Lung cancer has already become the main cause of cancer death among women in the UK and Poland, overtaking breast cancer. In fact, according to research carried out by investigators from King's College London, over the next thirty years lung cancer among females will rise thirty times faster than males.
Researchers from Italy and Switzerland estimate that close to 1.3 million people will die from cancer this year, across all the 27 countries in the European Union.
Despite the fact that the prevalence of the disease has gone up over recent years, the total mortality rate of cancer (according to data published by the World Health Organization) has actually decreased - most likely due to the decrease in mortalities among men.
In women, however, the lung cancer mortality rates are climbing higher and higher. Since 2009, the lung cancer death rate among women has increased 7 percent. An estimated 82,640 women will die from lung cancer this year compared to 88,886 from breast cancer - a very small gap.
Professor Carlo La Vecchia (MD), head of the Department of Epidemiology at the Mario Negri Institute, said:
"If these opposite trends in breast and lung cancer rates continue, then in 2015 lung cancer is going to become the first cause of cancer mortality in Europe. This is already true in the UK and Poland, the two countries with the highest rates: 21.2 and 17.5 per 100,000 women respectively."
Smoking is thought to be the main cause of lung cancerThe rise in female lung cancer cases in the UK is likely due to the very high number of young women who began smoking in the 1970s. Over recent years, smoking among young females has started to drop, which could mean that total deaths from lung cancer may eventually plateau sometime after 2020.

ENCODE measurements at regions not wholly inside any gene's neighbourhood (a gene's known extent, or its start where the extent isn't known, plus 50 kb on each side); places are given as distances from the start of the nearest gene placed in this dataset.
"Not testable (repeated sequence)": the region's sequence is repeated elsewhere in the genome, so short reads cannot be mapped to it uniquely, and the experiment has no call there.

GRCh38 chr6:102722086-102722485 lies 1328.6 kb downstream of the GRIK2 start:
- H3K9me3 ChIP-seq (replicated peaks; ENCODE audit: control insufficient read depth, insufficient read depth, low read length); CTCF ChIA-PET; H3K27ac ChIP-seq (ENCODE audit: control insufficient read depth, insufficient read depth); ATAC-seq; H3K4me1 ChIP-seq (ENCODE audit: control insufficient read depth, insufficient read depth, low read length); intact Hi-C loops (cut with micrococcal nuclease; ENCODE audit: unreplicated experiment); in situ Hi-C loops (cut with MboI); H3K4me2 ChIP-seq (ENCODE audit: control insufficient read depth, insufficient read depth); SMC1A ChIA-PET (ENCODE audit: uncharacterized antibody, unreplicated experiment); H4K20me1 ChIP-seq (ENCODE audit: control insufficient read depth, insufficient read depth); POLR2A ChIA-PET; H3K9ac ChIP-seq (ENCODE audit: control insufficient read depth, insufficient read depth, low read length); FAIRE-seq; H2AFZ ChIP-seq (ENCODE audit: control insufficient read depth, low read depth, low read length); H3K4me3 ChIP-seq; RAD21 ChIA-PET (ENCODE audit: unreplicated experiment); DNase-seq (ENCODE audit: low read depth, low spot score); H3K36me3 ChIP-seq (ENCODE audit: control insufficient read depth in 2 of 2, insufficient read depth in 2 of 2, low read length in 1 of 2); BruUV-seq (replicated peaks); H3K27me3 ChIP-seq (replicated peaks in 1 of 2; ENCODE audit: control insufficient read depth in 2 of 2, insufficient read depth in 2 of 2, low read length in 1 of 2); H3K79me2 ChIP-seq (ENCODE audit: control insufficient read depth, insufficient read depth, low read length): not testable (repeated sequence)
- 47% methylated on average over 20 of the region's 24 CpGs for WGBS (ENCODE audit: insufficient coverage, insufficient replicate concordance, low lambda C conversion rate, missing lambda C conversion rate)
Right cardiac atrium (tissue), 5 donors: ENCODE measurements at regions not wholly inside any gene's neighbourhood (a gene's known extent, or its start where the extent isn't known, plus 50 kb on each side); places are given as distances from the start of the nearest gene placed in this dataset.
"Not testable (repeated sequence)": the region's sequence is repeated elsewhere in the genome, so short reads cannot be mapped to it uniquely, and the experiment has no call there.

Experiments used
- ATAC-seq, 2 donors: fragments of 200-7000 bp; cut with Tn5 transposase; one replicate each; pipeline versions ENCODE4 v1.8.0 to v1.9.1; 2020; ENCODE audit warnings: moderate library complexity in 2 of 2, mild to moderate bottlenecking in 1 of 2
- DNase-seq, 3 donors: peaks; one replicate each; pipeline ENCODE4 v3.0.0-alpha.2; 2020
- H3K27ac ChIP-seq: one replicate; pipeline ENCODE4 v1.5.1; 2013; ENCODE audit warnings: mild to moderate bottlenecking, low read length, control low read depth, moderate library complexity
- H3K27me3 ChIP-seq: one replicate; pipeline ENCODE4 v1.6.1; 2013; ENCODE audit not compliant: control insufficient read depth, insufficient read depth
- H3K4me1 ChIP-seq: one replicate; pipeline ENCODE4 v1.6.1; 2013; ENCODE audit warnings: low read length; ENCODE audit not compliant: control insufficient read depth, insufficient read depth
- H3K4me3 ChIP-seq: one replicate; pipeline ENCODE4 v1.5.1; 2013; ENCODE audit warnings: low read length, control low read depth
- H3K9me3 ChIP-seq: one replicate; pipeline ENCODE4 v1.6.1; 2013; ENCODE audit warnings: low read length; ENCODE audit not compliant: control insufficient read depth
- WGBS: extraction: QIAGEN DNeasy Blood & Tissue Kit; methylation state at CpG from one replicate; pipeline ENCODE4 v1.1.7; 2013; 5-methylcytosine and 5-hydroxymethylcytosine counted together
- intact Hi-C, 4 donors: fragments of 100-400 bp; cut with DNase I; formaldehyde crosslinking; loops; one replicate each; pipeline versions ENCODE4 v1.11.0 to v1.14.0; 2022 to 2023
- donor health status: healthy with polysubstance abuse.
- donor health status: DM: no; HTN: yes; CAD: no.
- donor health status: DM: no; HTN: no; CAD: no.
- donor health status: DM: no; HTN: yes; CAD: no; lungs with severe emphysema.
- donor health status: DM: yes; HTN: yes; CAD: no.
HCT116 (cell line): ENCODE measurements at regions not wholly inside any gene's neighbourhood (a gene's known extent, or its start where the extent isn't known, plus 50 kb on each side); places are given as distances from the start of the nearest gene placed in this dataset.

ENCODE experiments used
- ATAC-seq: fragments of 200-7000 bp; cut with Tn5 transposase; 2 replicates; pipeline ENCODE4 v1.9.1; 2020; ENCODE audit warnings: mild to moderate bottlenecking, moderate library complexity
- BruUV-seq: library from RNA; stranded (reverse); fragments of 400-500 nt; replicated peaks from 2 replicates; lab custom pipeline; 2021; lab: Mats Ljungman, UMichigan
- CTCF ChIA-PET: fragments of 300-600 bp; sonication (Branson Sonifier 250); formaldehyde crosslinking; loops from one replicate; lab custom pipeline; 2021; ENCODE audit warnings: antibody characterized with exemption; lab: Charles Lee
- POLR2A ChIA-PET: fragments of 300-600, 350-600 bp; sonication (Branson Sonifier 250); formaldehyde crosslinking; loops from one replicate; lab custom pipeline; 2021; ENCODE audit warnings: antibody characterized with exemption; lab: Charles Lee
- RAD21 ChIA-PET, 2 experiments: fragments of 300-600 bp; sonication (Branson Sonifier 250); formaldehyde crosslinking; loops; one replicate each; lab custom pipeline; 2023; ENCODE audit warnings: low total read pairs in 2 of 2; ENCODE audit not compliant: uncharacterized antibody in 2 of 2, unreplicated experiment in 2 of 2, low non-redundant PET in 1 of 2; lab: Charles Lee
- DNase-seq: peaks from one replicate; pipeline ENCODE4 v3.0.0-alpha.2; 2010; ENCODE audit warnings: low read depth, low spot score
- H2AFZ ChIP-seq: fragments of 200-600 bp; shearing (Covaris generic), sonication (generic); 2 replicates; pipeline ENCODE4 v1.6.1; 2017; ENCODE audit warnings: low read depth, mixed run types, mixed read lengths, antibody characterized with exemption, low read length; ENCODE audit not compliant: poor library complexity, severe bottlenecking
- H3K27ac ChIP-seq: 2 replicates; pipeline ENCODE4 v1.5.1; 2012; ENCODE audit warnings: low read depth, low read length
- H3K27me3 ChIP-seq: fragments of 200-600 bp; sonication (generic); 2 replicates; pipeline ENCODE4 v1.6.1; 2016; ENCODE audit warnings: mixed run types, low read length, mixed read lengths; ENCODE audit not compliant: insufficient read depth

Smoking among women rose in the 1970s. The main reason for the rise in lung cancer incidence
Lung cancer still remains the number one cancer killer among men, with an estimated 187,000 men expected to die from it this year.
The findings of the study represent the third consecutive year that cancer rates in the EU are analyzed and the number of deaths caused by individual cancers, such as stomach, lung, prostate, breast, and skin cancer are estimated.
The researchers also gathered data on intestinal cancers. They found that across Europe there has been an overall decline in the number of deaths associated with colorectal cancer, with a predicted 87,818 deaths in men and 75,059 in women this year.
Pancreatic cancer is expected to see an overall increase in the rate of mortality - across all genders - this year.
The rate of colorectal cancer differs greatly among different countries, with Poland and Spain having the highest rates in Europe.
Prof La Vecchia said:
"The main reasons for the decline are improved screening and diagnosis, and improved management and treatment. Smaller improvements in diagnosis and treatment partly or largely explain the less favourable trends in Poland and Spain.Tobacco and diet are other possible reasons, since they have evolved less favourably in these countries than in most other European countries."
"The best ways of preventing pancreatic cancer is to avoid tobacco, and to avoid being overweight and the consequent onset of diabetes that this can bring. This could prevent about a third of pancreatic cancers in the EU. No other major risk factor is known, and there is nothing happening with regard to diagnosis and treatment that could materially influence national death rates."